Who is a philosopher?

“Wonder is the feeling of the philosopher, and philosophy begins in wonder.” Plato

“…A philosopher… has…[a] structure of thought unified by a purpose for his own life and for mankind.” Will Durant, The Story of Philosophy, p. 141

Philosophers are commonly called “thinkers,” but really, that is not an adequate definition of a philosopher. A philosopher looks at the world in wonder. He seeks the underlying meaning of things; he wants to understand it and codify it into a system of thought. If he succeeds in this task, he often feels compelled to share his system with the world, even knowing it is likely futile. This is because he loves the world, despite the difficulty it has given him.

Contrary to popular belief, you do not need anything besides this burning desire to understand things and to connect them. You don’t need to get a PhD, to have taken any philosophy classes, or to have read a single philosophy book. Of course all these things can help you to sharpen your thinking and to avoid “reinventing the wheel,” but they do not in themselves make you more or less of a philosopher.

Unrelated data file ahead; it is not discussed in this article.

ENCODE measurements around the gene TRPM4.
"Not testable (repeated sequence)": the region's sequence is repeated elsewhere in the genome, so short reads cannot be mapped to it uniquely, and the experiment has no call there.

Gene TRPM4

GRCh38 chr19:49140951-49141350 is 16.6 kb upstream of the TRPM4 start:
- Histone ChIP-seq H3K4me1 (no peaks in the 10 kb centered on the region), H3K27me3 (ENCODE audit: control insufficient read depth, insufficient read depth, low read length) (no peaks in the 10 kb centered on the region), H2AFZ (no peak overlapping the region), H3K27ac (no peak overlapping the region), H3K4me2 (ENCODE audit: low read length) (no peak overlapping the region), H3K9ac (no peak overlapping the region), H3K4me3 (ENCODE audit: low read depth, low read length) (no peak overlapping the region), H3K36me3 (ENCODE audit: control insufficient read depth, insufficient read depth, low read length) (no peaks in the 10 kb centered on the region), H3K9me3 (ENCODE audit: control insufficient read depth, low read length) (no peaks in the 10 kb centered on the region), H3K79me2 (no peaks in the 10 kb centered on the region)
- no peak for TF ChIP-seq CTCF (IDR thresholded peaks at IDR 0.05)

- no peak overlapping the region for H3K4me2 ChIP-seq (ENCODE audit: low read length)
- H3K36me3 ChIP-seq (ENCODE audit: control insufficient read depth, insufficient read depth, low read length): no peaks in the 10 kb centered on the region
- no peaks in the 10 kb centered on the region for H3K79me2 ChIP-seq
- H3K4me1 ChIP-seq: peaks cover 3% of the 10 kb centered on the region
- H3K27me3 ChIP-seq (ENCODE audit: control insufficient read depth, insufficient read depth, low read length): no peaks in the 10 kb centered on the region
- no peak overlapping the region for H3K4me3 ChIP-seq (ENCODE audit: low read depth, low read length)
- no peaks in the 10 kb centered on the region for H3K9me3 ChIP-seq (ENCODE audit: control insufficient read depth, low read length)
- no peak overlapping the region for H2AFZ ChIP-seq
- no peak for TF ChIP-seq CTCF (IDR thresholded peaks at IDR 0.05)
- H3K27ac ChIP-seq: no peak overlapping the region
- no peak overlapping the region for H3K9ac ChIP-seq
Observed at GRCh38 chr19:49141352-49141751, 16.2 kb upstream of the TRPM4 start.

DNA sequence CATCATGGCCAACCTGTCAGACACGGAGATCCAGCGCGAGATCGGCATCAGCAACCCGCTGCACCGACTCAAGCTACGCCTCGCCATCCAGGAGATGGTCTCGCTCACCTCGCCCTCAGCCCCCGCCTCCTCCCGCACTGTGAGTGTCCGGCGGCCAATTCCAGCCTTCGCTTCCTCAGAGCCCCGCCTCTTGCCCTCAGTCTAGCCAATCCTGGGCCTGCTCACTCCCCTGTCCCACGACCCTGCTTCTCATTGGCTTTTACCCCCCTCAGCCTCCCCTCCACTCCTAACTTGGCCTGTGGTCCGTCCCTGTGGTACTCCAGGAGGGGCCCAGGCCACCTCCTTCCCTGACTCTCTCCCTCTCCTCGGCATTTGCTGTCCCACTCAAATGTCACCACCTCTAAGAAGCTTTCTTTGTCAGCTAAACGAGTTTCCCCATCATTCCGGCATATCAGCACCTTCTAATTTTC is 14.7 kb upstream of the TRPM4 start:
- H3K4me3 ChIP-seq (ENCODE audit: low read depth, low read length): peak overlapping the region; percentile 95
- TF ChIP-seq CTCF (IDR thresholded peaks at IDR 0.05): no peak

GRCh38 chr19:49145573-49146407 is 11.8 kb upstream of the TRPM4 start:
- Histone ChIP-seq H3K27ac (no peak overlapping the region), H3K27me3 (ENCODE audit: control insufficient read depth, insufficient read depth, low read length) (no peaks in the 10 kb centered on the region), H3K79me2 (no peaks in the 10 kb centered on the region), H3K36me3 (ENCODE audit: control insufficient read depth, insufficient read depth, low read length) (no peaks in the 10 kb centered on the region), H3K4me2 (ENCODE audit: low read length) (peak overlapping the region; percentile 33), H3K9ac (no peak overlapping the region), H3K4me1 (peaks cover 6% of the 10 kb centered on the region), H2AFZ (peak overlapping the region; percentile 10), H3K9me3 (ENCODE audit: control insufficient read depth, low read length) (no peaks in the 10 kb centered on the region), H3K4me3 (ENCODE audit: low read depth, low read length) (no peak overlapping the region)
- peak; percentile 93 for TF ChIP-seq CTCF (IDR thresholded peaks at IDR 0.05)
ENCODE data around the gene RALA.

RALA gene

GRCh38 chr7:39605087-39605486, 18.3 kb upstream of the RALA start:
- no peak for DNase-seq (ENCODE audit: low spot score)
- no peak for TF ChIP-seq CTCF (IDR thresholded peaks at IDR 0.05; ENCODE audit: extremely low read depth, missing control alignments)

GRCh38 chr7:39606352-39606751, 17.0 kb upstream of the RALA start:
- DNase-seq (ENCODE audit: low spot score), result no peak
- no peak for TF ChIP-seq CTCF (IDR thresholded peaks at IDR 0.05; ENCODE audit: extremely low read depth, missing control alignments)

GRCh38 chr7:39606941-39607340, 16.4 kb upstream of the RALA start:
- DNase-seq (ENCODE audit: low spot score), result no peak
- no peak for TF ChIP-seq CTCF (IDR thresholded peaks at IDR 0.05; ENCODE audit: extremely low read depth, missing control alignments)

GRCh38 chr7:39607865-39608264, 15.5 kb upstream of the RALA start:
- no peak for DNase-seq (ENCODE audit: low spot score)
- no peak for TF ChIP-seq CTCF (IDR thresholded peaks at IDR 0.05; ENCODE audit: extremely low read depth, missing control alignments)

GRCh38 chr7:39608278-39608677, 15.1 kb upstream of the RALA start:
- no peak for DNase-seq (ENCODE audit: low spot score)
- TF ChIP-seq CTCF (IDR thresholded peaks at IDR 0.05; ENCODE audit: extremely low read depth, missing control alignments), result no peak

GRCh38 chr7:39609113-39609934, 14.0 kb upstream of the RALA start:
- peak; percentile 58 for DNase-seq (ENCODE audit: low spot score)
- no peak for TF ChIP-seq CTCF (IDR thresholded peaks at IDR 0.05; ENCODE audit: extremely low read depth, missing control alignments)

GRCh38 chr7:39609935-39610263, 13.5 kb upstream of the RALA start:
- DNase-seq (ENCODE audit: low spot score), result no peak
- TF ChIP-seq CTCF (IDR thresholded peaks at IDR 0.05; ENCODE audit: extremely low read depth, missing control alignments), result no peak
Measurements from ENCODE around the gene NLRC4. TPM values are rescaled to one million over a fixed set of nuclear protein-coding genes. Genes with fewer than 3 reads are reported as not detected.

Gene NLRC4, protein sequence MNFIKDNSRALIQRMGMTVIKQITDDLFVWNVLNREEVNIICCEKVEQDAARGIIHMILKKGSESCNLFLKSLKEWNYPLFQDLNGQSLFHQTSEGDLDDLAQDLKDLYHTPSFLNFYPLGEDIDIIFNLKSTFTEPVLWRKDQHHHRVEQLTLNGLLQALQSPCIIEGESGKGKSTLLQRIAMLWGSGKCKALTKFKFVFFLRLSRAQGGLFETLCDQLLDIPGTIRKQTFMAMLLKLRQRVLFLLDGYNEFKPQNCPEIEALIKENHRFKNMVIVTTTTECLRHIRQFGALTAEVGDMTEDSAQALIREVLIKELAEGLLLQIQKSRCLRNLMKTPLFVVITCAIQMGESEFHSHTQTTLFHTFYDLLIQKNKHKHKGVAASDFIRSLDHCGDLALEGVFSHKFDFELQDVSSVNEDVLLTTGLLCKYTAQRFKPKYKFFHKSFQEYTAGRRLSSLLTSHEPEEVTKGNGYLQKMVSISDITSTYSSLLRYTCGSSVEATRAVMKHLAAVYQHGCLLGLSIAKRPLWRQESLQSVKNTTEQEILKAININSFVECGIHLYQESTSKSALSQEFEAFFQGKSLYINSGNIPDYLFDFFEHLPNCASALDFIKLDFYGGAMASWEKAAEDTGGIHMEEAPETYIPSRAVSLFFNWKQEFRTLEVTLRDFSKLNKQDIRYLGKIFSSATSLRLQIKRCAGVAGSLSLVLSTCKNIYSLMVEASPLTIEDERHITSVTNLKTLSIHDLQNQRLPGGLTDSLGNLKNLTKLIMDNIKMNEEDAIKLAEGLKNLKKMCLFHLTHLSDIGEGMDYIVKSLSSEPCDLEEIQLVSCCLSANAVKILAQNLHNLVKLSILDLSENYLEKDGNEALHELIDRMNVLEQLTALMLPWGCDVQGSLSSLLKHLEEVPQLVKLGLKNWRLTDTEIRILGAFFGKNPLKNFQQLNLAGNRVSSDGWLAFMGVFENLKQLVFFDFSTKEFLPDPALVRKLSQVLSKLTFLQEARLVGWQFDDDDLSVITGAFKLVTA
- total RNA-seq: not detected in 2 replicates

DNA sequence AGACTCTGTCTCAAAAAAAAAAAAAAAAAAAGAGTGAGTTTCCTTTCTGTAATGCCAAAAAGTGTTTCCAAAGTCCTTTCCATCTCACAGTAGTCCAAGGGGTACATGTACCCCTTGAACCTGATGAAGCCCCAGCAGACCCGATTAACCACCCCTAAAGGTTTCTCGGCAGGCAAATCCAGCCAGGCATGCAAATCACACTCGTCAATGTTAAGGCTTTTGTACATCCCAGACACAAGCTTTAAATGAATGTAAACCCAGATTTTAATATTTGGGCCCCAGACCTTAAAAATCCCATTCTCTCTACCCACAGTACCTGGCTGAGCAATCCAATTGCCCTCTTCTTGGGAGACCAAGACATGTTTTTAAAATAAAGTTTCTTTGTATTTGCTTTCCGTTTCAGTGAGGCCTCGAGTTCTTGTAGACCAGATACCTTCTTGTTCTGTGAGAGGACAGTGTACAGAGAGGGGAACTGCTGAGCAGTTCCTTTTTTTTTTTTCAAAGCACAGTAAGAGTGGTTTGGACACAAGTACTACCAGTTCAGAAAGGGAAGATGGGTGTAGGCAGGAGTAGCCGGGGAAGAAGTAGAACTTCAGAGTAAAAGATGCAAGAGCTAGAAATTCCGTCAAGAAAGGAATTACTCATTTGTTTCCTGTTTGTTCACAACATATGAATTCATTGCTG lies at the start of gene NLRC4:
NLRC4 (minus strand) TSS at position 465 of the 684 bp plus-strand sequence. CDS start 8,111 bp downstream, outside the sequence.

Beyond the basic definition, no two philosophers are exactly alike. Some are comets: long lived and brilliant like Socrates; others are streaking meteors like Nietzsche, consumed by their romanticism and brilliance. Some create systems haphazardly, and other are meticulous beyond belief (compare Nietzsche to Spinoza). Some are cynical, and others are hopeful. It seems to be a function of your personality and how you react to your environment.

Here are examples of two very different modern day philosophers: Alain de Botton and Jason Silva. Neither is a “professional philosopher” in the traditional sense (academia), and they have their critics. However, each has striven to take philosophy out of the ivory tower and to make it accessible and relevant to a wider audience. Personally, I find this very commendable.

Knowing what it means to be a philosopher, I’m sure not many people would choose such a fate for themselves or their kids, yet I believe it’s as unavoidable as fate. I suspect that some people may be genetically predisposed to be order seekers, and certain external circumstances simply activate these tendencies. Sheltering yourself or your kids from such stimuli may work temporary, but it is highly impractical in our increasingly connected world. Perhaps it is better to embrace who you are so that you can forge a path through life with true conviction and purpose.

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